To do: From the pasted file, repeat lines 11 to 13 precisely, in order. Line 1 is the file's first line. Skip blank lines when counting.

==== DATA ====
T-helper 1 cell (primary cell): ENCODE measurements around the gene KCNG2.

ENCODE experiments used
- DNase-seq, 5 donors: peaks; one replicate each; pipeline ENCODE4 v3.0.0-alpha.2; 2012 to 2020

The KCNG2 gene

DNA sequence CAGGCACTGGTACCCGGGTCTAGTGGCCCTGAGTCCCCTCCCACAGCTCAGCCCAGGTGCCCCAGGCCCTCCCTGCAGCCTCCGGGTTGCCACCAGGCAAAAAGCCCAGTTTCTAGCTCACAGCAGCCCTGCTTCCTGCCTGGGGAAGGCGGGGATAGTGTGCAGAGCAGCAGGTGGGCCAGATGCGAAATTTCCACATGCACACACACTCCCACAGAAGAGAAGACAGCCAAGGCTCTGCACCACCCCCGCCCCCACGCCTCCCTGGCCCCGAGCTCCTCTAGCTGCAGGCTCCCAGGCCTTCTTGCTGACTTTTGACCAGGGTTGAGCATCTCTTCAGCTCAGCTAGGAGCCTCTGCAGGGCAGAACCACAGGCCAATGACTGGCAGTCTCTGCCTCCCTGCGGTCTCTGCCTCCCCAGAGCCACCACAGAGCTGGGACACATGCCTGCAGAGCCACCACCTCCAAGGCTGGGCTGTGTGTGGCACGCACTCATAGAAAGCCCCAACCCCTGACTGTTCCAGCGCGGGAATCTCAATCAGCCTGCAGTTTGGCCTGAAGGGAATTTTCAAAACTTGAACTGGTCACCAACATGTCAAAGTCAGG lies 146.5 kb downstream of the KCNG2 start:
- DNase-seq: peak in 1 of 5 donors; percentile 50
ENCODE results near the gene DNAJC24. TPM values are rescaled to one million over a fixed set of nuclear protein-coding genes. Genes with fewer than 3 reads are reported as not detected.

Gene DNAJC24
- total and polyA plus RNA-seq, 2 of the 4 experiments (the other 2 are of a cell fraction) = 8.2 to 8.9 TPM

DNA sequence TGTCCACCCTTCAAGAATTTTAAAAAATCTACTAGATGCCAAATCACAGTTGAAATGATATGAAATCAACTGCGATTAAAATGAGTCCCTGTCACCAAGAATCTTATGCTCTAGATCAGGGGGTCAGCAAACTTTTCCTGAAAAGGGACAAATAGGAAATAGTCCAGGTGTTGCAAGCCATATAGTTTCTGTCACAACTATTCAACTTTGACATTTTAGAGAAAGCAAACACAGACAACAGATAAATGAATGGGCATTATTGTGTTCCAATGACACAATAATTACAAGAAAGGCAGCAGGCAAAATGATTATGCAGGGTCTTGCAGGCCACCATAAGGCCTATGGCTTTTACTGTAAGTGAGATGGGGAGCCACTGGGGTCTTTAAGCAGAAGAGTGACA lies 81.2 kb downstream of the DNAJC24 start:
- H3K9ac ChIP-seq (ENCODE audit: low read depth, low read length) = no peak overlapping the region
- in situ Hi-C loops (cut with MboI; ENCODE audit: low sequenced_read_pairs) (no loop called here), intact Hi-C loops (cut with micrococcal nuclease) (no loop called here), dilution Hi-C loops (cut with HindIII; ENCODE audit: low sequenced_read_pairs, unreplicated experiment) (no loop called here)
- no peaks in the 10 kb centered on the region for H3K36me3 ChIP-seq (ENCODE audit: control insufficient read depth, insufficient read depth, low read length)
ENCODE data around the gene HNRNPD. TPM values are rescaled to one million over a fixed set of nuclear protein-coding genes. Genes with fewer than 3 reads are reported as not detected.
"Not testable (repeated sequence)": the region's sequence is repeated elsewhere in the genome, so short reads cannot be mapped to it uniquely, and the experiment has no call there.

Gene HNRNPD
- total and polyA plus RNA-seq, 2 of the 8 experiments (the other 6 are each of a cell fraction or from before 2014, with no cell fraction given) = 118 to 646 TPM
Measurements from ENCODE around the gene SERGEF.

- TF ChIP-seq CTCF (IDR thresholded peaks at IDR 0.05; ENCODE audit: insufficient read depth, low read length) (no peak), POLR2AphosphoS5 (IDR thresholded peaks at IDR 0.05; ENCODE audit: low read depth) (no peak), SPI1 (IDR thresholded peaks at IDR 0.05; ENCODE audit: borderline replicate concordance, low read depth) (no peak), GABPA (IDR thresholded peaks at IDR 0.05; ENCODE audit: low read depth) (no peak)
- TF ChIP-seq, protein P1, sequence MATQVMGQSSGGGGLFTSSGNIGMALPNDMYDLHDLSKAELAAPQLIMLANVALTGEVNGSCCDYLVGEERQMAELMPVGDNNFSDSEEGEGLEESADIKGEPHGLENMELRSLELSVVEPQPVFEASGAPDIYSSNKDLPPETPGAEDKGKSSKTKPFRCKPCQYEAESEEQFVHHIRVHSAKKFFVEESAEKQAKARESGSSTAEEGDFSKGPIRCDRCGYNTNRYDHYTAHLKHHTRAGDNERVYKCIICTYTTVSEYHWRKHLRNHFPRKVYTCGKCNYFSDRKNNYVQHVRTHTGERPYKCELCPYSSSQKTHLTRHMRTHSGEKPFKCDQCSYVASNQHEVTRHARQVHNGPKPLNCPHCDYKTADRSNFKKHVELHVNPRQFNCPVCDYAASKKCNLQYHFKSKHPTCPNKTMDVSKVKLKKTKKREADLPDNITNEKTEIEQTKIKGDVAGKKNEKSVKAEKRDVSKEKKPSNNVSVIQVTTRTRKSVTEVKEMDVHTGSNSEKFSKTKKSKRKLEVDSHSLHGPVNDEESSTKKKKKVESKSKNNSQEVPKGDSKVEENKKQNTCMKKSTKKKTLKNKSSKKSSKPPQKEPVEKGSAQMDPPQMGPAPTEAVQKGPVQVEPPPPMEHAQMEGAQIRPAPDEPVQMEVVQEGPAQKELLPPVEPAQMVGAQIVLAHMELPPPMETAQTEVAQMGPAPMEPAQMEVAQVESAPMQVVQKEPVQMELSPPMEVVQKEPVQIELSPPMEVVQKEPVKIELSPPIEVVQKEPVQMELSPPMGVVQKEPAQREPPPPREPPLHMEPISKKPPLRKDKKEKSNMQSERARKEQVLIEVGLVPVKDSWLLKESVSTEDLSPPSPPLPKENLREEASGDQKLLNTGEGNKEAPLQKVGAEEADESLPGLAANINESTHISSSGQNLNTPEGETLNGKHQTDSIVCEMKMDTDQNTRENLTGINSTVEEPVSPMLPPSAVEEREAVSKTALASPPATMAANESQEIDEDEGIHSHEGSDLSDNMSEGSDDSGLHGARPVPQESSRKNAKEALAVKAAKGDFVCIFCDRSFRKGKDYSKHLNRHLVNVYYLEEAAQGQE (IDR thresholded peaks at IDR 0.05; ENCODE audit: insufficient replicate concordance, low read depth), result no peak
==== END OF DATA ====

- H3K9ac ChIP-seq (ENCODE audit: low read depth, low read length) = no peak overlapping the region
- in situ Hi-C loops (cut with MboI; ENCODE audit: low sequenced_read_pairs) (no loop called here), intact Hi-C loops (cut with micrococcal nuclease) (no loop called here), dilution Hi-C loops (cut with HindIII; ENCODE audit: low sequenced_read_pairs, unreplicated experiment) (no loop called here)
- no peaks in the 10 kb centered on the region for H3K36me3 ChIP-seq (ENCODE audit: control insufficient read depth, insufficient read depth, low read length)